There's a curious lyric on John Mellencamp's latest album, 2010's "No Better Than This." On the lost-love track, "Thinking About You," he opens the song by singing, "It's not my nature to be nostalgic at all."
Mellencamp, not nostalgic? The southern Indiana native built his 35-year career as the patron saint of small towns, America's heartland and a simpler way of life.
The entirety of "No Better Than This" was recorded with one microphone in rooms chock-full of nostalgia: Savannah's First African Baptist Church (the first black congregation in America), the Gunter Hotel in San Antonio (where Robert Johnson laid down "Crossroad Blues") and standing on the very spot where Elvis sang in Memphis' Sun Studio.
"In making music, John is not nostalgic," says Miriam Sturm, his violinist for 15 years and one of three band members Charleston Scene spoke with about Mellencamp's ongoing influence on American music.
"One thing that's so marvelous about him, he keeps trying to plum the depths of what he's able to write now and what he wrote in the past, and reconfigure it into something that feels more gritty and visceral and genuine. Maybe even more dusty."
Mellencamp and his band arrive in Charleston on Wednesday at the tail end of a yearlong tour in support of the album, an event that marks the songwriter's first performance here ("Unless he snuck out and played without me," says Mike Wanchic, his guitarist of 34 years).
The show opens with a screening of "It's About You," a documentary of the "No Better Than This" recording process filmed entirely on Super 8 film, the grainy but vivid classic format rarely used in the digital age.
Then the concert begins with a blues/country set probing Mellencamp's rockabilly roots, followed by an acoustic segment.
"It's the most 'solo John' I've ever witnessed in my life," says Wanchic. "It's a great chance for the audience to actually hear how he wrote these songs. Sometimes the translation between initial writing and finished arrangements can be quite different.
"Sometimes that means taking all that big, loud arena rock out and getting to the sweet, sweet kernel of what that original song was."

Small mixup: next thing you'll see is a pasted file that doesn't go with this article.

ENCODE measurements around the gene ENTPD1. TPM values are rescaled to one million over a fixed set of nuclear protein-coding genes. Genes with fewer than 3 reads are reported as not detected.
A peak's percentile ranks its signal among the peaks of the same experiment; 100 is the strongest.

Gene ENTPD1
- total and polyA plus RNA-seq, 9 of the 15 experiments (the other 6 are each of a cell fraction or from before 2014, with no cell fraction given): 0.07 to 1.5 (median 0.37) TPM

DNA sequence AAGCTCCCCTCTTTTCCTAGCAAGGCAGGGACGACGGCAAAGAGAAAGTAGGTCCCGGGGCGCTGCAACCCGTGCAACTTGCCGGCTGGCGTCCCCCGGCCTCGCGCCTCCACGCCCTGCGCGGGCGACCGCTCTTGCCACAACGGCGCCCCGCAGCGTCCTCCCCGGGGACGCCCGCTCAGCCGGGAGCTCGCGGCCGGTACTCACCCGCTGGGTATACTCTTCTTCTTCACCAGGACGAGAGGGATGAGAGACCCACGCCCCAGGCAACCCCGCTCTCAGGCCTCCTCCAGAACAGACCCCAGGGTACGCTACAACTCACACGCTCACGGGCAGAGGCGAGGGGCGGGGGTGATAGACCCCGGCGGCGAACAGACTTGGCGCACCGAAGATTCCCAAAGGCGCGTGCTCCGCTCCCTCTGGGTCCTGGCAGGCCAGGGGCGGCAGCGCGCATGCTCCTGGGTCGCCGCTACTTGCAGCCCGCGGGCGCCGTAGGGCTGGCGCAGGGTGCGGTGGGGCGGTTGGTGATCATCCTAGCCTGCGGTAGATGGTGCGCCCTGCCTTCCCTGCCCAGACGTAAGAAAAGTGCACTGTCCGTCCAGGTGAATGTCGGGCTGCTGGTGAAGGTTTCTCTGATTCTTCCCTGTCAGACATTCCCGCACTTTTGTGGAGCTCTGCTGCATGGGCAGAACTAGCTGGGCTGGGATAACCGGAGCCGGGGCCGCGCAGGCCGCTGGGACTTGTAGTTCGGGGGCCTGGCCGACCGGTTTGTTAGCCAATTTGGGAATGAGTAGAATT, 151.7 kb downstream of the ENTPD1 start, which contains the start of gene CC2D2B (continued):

Call it the T Bone Burnett effect. Known for taking rockers and stripping them down to their roots (Robert Plant's "Raising Sand," Gregg Allman's "Low Country Blues"), the famed producer's hand is evident in Mellencamp's most recent career shift.
Hiring Burnett to produce "No Better Than This" proved to be a smart move. By stripping his rig down and recording with one microphone in the style of the blues pioneers, Mellencamp remains relevant as a middle-America hero in 2011.
In 1982, when he broke through as John Cougar with "American Fool" and its hits, "Hurts So Good" and "Jack & Diane," his big rock sound fit the Bruce Springsteen motif of the hard-working everyman rocker.
Each release thereafter went platinum, including 1985's "Scarecrow" and 1994's "Dance Naked." Then in 1996, Mellencamp released "Mr. Happy Go Lucky." The album featured more production and hidden twists than anything he'd recorded prior.
Sturm made her studio debut on that album, composing an album-opening overture of the dozen tracks, including hits "Key West Intermezzo (I Saw You First)" and "Just Another Day."
Although subsequent albums continued to chart well, including his eponymous 1998 release and 2007's "Freedom's Road," nothing has garnered the sort of media attention "No Better Than This" has received, largely for its unorthodox recording method and back story.
"The whole point of longevity in music is evolution, being able to continue to develop yourself musically, not underestimating the audience and being able to offer fans something different and interesting," says Wanchic.
"This show is not about playing the hit records for John Q. Public. The whole point of this entire tour is to settle in on what we consider the great songs we've come up with over the years, being able to put people in a good environment and to play music for the sake of music."